Seeking the Glass Slipper: Community & Technical Colleges
Community and technical colleges are the largely unsung heroes of economic development. Imagine an institution that leverages public funding to develop a skilled workforce, provides individuals with the tools needed for success in life AND attracts jobs to a region. Talk about a slam dunk fundraising case for support!
In the Carolinas, there are nearly 80 community and technical colleges serving hundreds of thousands of students, if not over a million collectively, each year. And yet, unlike their four-year cousins, community and technical college foundations too often underperform in seeking contributed revenue – this despite a case for support (Jobs! Economic development! Local impact!) custom made for the times in which we live.
So, what’s holding them back? For one thing, community and technical colleges are relative newcomers to philanthropy, driven to consider the potential for contributed income as an uncertain future for public financing and a rebounding economic climate threaten traditional income streams. But Patton McDowell & Associates has discovered other perceived impediments to fundraising success:
• Creating a Culture of Philanthropy – Unaccustomed to flexing their philanthropic messaging, community and technical colleges too often rely on marketing messages designed to drive enrollment, not attract donors. Developing a culture of philanthropy is largely a function of communicating effectively, and these institutions must contemplate the story they want to tell the community.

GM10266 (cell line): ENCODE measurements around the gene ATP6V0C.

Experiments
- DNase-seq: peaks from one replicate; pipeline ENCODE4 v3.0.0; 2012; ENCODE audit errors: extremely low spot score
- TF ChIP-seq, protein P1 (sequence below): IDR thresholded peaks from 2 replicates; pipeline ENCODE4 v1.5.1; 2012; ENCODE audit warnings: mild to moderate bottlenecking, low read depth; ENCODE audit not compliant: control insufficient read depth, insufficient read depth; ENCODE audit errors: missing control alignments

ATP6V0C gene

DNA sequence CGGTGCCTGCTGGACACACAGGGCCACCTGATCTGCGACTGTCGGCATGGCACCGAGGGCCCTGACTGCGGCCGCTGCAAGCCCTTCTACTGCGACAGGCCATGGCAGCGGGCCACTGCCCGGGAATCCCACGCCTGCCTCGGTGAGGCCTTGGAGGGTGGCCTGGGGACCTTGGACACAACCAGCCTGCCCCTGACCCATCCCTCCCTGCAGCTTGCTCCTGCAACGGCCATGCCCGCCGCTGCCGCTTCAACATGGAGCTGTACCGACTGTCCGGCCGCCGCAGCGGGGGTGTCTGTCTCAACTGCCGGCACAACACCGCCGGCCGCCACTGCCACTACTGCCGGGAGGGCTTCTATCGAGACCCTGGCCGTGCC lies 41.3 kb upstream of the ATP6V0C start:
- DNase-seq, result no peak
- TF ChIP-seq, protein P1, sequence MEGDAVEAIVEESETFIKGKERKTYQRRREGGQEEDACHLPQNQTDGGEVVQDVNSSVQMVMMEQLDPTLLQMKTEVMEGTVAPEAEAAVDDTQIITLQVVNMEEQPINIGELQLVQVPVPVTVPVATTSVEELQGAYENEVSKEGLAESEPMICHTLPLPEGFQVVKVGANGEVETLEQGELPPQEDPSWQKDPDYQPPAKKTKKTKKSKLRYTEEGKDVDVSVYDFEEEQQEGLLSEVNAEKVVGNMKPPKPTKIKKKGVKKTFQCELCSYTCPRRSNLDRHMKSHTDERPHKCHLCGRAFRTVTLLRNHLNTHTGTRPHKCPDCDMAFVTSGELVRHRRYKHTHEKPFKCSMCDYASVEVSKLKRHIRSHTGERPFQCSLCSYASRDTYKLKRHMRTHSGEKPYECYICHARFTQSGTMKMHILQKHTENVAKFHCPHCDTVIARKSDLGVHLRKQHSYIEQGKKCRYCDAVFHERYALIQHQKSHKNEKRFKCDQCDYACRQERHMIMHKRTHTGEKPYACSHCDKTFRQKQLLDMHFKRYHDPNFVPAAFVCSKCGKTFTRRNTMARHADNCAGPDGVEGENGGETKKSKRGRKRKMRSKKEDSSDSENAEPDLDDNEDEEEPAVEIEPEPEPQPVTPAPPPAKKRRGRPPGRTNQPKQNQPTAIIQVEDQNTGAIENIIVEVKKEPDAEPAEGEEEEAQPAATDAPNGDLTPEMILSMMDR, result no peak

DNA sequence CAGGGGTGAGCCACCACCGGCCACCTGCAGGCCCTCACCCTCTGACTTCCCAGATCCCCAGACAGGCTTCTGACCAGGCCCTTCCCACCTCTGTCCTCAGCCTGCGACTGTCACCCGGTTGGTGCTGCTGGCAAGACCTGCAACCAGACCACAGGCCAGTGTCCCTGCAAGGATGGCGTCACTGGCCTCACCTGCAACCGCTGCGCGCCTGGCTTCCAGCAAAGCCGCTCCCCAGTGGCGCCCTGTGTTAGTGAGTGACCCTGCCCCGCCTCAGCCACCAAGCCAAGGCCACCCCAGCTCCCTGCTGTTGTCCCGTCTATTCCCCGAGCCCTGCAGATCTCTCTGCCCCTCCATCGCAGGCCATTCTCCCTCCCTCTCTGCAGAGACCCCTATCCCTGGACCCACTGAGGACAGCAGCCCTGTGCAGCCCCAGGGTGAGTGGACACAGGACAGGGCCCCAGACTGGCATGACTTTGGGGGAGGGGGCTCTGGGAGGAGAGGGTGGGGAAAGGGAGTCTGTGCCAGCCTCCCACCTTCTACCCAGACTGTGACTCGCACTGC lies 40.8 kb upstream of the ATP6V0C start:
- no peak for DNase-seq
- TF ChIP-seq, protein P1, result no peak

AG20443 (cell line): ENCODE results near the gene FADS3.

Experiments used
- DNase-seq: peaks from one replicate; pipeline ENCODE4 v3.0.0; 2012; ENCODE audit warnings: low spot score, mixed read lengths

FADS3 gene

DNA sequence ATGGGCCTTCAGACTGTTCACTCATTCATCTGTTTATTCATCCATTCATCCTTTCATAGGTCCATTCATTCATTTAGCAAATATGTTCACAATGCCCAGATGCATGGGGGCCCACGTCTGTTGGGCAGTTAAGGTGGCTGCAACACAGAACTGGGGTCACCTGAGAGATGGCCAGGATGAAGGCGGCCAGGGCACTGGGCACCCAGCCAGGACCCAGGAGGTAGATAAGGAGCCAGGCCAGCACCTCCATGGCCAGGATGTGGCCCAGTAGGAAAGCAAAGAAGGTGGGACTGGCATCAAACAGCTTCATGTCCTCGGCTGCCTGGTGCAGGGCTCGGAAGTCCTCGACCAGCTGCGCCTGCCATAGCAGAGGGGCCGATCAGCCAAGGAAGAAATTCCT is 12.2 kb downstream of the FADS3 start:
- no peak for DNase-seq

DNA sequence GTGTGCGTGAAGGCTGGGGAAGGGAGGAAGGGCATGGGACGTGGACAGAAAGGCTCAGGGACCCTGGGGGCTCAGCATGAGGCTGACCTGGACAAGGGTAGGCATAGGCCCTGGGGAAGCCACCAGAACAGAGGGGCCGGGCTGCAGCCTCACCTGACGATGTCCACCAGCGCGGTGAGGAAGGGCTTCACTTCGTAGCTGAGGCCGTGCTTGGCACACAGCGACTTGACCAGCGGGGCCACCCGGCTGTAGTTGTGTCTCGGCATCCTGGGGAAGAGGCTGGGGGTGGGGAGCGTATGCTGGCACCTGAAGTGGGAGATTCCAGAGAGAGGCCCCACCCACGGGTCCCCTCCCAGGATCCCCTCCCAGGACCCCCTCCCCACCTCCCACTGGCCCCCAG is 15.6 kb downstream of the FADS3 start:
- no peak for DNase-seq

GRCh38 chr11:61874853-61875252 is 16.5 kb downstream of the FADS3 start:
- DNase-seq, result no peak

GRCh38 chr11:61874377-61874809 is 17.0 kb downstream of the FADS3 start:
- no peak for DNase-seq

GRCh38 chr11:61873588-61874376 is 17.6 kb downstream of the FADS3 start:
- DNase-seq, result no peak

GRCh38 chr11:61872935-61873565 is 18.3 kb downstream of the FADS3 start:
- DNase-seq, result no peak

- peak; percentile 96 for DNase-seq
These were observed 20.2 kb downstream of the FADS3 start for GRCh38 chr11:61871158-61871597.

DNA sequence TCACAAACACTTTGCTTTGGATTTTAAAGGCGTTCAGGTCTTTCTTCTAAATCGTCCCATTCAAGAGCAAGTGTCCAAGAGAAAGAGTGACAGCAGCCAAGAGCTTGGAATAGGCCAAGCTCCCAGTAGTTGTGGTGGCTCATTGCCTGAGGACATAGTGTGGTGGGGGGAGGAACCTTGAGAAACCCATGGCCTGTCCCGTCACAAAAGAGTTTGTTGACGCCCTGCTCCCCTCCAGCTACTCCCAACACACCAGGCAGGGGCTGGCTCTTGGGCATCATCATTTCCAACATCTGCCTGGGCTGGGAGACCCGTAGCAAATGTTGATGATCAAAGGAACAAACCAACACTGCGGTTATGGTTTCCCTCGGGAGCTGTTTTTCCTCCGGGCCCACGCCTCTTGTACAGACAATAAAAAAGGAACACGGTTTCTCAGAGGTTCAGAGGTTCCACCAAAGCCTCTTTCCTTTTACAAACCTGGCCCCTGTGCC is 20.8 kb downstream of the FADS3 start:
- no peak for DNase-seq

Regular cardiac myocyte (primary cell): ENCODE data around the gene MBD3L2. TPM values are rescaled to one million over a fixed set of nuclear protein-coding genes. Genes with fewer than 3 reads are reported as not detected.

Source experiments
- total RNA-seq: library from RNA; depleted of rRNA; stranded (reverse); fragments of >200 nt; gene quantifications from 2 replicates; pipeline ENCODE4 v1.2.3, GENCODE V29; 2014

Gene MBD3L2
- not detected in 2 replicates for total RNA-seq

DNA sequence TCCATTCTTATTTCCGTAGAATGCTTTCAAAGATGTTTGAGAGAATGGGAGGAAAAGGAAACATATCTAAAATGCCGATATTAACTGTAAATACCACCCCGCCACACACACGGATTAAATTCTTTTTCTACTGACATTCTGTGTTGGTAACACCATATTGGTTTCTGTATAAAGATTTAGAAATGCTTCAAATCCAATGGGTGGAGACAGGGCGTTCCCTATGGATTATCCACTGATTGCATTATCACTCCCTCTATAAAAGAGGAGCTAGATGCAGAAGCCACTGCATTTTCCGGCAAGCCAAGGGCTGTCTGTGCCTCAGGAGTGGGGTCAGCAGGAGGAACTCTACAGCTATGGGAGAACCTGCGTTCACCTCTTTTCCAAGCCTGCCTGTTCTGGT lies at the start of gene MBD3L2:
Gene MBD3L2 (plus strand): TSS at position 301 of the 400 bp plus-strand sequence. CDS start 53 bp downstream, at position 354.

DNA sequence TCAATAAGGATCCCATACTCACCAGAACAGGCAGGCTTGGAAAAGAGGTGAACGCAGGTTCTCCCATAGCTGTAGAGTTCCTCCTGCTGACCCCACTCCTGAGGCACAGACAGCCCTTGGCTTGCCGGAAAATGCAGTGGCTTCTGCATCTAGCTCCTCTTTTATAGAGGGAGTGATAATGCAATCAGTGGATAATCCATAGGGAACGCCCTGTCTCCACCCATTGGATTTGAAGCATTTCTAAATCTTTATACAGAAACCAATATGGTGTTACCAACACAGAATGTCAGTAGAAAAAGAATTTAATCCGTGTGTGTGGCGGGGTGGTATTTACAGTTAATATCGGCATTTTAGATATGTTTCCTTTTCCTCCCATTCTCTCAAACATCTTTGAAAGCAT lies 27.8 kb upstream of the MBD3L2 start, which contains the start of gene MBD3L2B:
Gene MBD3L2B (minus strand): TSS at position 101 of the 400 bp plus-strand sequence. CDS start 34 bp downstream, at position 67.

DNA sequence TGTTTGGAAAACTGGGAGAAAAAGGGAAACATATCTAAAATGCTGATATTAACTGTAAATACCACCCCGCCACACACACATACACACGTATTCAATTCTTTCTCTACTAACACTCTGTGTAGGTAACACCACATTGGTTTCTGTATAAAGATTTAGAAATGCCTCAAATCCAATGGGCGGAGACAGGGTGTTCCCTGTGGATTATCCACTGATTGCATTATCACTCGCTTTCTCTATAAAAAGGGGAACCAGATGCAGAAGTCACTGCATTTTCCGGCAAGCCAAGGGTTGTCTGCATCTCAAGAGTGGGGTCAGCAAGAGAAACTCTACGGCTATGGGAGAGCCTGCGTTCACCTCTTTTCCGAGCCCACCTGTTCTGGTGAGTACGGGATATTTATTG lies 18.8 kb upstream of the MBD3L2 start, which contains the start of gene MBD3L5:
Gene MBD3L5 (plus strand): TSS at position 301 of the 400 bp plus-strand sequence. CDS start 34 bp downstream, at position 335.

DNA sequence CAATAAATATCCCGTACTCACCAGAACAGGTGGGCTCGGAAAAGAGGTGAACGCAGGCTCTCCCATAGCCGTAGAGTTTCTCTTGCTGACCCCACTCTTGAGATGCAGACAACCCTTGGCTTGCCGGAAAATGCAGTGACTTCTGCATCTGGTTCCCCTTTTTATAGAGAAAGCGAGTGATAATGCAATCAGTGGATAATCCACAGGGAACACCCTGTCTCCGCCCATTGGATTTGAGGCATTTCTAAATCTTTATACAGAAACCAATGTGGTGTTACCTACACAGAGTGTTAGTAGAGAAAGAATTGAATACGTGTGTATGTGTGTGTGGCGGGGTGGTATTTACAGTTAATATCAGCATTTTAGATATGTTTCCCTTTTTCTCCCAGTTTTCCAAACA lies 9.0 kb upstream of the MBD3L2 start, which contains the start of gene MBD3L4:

• Leveraging Corporate Connectivity – The boards of community and technical college foundations are often a who’s who of local industry. Translating that latent corporate connectivity into charitable dollars is often more difficult than it appears. The relationship between these public institutions and the companies that hire their graduates must be examined.
• Generating Alumni Giving – The classic assumption is that two-year institutions have difficulty developing affinity with graduates, many of whom leave for four-year institutions. While some seem to be working on the problem, others are not even trying to connect with alumni, having given up years ago. Advancements in technology make this a mystery worth solving.
In the end, solving the revenue problem for technical and community colleges will unlikely be the result of seeking a “glass slipper” – the big grant, the bond issue, the one angel investor – that will solve all problems. PMA’s approach? A comprehensive plan for raising foundation funding coupled with thoughtful contemplation about the resources needed to execute the plan.